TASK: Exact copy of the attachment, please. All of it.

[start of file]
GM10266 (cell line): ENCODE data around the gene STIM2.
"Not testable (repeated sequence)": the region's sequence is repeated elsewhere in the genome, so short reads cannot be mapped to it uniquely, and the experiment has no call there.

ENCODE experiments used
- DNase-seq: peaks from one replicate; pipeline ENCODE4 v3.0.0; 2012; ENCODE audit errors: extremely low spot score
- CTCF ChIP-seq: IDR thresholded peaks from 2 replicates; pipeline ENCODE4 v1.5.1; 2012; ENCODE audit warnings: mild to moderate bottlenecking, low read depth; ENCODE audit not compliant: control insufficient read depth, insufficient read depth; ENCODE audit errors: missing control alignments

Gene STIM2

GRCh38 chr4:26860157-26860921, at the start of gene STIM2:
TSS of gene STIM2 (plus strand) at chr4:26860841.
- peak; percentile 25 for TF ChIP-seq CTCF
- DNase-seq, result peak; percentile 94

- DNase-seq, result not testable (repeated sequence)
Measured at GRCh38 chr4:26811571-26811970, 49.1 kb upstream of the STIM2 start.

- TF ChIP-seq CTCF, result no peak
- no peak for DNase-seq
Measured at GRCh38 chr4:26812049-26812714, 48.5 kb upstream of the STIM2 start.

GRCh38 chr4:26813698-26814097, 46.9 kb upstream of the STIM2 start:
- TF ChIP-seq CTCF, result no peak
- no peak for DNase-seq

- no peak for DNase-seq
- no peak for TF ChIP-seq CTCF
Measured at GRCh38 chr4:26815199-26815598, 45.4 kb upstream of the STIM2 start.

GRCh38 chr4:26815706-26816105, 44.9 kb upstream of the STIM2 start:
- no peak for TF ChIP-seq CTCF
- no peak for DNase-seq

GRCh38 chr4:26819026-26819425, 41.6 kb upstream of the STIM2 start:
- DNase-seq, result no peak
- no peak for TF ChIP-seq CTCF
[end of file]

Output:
GM10266 (cell line): ENCODE data around the gene STIM2.
"Not testable (repeated sequence)": the region's sequence is repeated elsewhere in the genome, so short reads cannot be mapped to it uniquely, and the experiment has no call there.

ENCODE experiments used
- DNase-seq: peaks from one replicate; pipeline ENCODE4 v3.0.0; 2012; ENCODE audit errors: extremely low spot score
- CTCF ChIP-seq: IDR thresholded peaks from 2 replicates; pipeline ENCODE4 v1.5.1; 2012; ENCODE audit warnings: mild to moderate bottlenecking, low read depth; ENCODE audit not compliant: control insufficient read depth, insufficient read depth; ENCODE audit errors: missing control alignments

Gene STIM2

GRCh38 chr4:26860157-26860921, at the start of gene STIM2:
TSS of gene STIM2 (plus strand) at chr4:26860841.
- peak; percentile 25 for TF ChIP-seq CTCF
- DNase-seq, result peak; percentile 94

- DNase-seq, result not testable (repeated sequence)
Measured at GRCh38 chr4:26811571-26811970, 49.1 kb upstream of the STIM2 start.

- TF ChIP-seq CTCF, result no peak
- no peak for DNase-seq
Measured at GRCh38 chr4:26812049-26812714, 48.5 kb upstream of the STIM2 start.

GRCh38 chr4:26813698-26814097, 46.9 kb upstream of the STIM2 start:
- TF ChIP-seq CTCF, result no peak
- no peak for DNase-seq

- no peak for DNase-seq
- no peak for TF ChIP-seq CTCF
Measured at GRCh38 chr4:26815199-26815598, 45.4 kb upstream of the STIM2 start.

GRCh38 chr4:26815706-26816105, 44.9 kb upstream of the STIM2 start:
- no peak for TF ChIP-seq CTCF
- no peak for DNase-seq

GRCh38 chr4:26819026-26819425, 41.6 kb upstream of the STIM2 start:
- DNase-seq, result no peak
- no peak for TF ChIP-seq CTCF